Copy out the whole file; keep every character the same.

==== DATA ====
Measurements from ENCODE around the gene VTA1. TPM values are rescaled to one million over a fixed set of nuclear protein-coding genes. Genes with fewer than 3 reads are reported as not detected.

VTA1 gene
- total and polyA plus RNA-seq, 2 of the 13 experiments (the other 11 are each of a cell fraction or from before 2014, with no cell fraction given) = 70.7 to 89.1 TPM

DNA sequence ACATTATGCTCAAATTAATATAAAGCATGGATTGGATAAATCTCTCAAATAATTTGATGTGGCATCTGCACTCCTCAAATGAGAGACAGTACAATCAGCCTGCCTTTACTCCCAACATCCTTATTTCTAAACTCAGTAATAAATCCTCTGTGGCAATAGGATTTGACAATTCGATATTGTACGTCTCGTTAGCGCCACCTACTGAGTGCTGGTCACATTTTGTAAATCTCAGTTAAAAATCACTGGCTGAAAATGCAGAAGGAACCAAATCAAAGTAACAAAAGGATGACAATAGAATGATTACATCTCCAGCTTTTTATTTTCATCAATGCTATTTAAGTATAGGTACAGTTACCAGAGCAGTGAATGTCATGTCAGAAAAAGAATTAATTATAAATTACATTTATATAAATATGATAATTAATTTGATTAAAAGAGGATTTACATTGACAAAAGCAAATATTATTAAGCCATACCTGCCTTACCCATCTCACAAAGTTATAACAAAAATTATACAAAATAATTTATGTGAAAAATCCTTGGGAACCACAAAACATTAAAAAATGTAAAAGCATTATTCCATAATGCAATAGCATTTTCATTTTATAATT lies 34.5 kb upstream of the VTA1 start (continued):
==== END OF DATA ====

Measurements from ENCODE around the gene VTA1. TPM values are rescaled to one million over a fixed set of nuclear protein-coding genes. Genes with fewer than 3 reads are reported as not detected.

VTA1 gene
- total and polyA plus RNA-seq, 2 of the 13 experiments (the other 11 are each of a cell fraction or from before 2014, with no cell fraction given) = 70.7 to 89.1 TPM

DNA sequence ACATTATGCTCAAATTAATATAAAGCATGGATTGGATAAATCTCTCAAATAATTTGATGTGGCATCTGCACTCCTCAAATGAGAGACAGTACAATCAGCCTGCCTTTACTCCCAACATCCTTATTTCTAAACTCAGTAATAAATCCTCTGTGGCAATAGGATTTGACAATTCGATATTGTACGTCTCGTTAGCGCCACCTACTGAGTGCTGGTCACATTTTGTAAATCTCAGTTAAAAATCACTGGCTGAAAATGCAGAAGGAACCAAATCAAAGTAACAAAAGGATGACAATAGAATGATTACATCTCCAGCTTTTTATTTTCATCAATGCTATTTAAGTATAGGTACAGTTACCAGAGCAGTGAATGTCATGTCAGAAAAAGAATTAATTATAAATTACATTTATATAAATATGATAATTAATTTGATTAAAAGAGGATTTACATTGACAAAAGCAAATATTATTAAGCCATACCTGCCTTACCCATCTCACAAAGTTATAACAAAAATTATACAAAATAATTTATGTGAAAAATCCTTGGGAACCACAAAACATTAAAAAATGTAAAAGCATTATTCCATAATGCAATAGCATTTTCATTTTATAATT lies 34.5 kb upstream of the VTA1 start (continued):